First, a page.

• Drain the figs, trim the stems, and then quarter each fig lengthwise. In a bowl, combine the figs, sausage, farro, hazelnuts, chopped thyme, and parsley. Pat the stuffing into a cylinder about 3 inches in diameter and 3 inches shorter than the length of the duck. Place the stuffing directly in the center of the duck and roll the meat tightly around the stuffing, tucking the ends underneath. Tie the duck every 2 inches or so with a separate piece of kitchen string.
  • Using the tip of a sharp knife, lightly score the duck skin in a crosshatch pattern to facilitate the release of fat during cooking, being careful not to cut the string.
  • Place the duck on the rack and roast it, basting the duck with the drippings that accumulate in the pan 3 or 4 times, for about 60 to 90 minutes, until a thermometer inserted into the middle of the farro stuffing registers 160°F (71°C). If the skin starts to get a little too brown, you can lower the oven temperature to 325°F (165°C) so the duck finishes more slowly.
  • Remove the duck from the oven and let it rest for 10 minutes. Carve into slices about 1 inch thick, removing and discarding the string. Serve immediately.


Whole Stuffed Duck Variation

Can’t get anyone to debone that duck for you? No problem. What you want to do then is roast it whole—bones and all. Yup. Just pat the duck dry, season it with salt and pepper, and shove it in the oven. [Editor’s Note: If you lack a preferred technique for roasting duck, our recipe tester Elie Nassar roasted it on a rack in a roasting pan at 325°F (165°C) for 1 1/2 to 2 hours and it worked just dandy.]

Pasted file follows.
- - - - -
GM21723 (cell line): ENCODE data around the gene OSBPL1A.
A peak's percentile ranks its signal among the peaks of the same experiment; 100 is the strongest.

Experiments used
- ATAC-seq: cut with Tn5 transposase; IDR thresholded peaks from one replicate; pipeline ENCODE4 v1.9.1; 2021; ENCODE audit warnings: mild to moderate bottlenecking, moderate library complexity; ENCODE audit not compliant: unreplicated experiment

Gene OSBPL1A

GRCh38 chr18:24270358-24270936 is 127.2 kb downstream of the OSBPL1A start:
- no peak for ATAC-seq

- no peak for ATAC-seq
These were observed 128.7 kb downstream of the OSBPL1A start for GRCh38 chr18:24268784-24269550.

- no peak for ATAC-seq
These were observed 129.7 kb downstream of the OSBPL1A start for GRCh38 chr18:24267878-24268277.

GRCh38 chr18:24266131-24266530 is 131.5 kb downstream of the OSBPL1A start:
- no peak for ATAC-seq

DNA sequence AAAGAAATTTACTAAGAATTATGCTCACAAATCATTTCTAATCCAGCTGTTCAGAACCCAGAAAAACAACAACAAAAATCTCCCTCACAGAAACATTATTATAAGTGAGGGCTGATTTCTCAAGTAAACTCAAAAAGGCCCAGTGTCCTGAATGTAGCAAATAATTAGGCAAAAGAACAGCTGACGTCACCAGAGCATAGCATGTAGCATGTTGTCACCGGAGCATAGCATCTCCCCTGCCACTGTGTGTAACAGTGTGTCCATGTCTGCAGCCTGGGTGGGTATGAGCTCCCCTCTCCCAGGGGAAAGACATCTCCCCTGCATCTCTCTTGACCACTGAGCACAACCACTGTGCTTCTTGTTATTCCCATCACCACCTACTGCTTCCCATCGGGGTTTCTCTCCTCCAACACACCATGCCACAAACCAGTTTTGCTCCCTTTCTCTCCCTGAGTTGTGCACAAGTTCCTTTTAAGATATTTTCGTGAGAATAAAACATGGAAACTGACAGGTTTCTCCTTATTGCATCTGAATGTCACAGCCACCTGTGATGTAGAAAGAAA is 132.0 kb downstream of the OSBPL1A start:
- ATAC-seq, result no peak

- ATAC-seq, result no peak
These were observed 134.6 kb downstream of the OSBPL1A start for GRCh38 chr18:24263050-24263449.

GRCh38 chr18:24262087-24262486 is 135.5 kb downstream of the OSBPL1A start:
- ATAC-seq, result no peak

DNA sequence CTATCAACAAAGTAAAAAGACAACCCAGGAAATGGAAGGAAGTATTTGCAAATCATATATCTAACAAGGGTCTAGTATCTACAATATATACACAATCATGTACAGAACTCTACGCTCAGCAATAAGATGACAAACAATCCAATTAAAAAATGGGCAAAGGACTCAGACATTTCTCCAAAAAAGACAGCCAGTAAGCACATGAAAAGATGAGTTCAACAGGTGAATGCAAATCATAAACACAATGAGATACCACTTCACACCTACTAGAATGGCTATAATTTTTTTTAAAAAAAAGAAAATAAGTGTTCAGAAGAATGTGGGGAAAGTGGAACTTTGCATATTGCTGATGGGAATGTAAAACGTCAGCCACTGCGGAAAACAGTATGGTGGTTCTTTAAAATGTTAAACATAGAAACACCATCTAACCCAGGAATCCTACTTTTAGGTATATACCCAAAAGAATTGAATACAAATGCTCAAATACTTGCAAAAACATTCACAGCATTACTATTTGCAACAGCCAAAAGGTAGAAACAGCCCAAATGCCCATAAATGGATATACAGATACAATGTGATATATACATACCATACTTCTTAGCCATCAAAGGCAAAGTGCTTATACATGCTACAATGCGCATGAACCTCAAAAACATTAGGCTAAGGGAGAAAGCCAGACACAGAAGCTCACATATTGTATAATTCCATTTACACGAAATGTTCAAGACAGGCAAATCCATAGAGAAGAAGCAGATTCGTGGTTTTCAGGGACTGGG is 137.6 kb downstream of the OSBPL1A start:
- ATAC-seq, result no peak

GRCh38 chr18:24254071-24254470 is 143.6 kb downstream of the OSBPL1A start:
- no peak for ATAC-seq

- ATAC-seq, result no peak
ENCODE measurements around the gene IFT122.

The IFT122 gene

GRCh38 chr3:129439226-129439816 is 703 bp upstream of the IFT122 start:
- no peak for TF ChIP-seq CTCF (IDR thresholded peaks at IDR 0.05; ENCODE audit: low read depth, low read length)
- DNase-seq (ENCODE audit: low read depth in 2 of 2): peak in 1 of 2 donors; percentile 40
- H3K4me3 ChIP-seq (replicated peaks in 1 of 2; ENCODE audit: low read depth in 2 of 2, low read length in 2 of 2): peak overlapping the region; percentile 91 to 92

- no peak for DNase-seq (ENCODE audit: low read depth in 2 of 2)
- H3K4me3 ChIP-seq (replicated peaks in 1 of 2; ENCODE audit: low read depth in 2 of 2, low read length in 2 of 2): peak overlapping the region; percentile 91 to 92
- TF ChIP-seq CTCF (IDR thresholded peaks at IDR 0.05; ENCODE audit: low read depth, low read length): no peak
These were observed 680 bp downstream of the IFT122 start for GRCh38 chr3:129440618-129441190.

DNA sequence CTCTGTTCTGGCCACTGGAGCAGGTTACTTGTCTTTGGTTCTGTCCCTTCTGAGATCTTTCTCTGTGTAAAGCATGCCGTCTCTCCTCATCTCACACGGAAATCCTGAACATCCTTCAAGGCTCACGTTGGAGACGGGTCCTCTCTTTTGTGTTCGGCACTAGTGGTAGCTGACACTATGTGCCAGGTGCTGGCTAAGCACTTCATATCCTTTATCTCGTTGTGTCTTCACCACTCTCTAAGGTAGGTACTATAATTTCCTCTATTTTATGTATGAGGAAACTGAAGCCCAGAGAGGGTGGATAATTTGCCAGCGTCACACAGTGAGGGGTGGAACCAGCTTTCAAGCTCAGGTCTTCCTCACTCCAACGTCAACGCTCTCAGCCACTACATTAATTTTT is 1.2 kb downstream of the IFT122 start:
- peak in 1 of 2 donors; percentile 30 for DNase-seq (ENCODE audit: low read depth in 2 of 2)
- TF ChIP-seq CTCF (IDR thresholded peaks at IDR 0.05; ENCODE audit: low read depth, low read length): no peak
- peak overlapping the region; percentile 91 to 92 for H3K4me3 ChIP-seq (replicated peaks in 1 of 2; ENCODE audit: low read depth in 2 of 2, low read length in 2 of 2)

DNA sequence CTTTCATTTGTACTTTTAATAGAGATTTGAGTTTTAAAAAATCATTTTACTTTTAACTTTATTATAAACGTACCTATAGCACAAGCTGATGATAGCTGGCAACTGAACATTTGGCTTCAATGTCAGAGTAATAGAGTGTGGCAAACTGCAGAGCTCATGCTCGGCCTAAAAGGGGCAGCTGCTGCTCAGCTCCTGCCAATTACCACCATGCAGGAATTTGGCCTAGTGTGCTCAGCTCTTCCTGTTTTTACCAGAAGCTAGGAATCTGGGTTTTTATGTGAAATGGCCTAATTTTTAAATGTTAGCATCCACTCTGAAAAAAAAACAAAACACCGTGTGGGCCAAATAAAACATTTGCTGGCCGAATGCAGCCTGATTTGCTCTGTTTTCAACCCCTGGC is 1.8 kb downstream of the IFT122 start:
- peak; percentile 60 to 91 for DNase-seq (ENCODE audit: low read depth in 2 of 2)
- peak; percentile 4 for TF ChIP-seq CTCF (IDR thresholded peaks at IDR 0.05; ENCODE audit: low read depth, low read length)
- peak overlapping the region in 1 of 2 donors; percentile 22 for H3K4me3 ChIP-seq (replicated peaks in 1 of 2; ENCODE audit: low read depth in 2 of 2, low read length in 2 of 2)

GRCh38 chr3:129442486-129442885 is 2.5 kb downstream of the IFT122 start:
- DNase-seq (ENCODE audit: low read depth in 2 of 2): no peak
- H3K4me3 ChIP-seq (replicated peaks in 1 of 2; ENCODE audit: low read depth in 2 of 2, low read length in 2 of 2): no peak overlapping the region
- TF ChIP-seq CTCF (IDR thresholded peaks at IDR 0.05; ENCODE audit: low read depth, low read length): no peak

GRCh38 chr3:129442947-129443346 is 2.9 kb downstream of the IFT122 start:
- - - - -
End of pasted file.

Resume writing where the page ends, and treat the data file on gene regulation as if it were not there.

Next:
You could stuff the bird with the farro and hazelnut and fig goodness or you could instead plop the stuffing in a small baking dish and slip that in the oven alongside the bird for the last little while. (When making the stuffing, you’ll need to amend it slightly. Sauté the sausage until no trace of pink remains, then mix in the rest of the ingredients, spoon it into the cavity of the duck or an 8-inch square dish or small casserole covered with a lid or foil, and bake until warmed through, 30 to 60 minutes.) Easy peasy.
In The Charcuterie

Adapted From

In the Charcuterie

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Serving: 1 servingCalories: 498 kcalCarbohydrates: 33 gProtein: 16 gFat: 30 gSaturated Fat: 8 gMonounsaturated Fat: 16 gTrans Fat: 1 gCholesterol: 55 mgSodium: 487 mgFiber: 5 gSugar: 13 g

Nutrition information is automatically calculated, so should only be used as an approximation.

Tried this recipe?Mention @leitesculinaria or tag #leitesculinaria!
Recipe © 2013 Taylor Boetticher | Toponia Miller. Photo © 2013 Alex Farnum. All rights reserved.

Recipe Testers’ Reviews

If you’re looking for something perfect for that special celebration, you’ve found it! Also called a ballotine, this is an incredible presentation of a roast duck recipe and makes for a grand entrance to your dinner table. I love the way that these rich flavors, colors, and textures all come together to exemplify what constitutes a great fall dinner or Christmas dinner, even. I served the duck with roasted root vegetables. The recipe for roasted root vegetables with Marcona almonds is a fine example of a side dish that further showcases fall bounty. It also seemed the obvious choice, since I was using my oven anyway.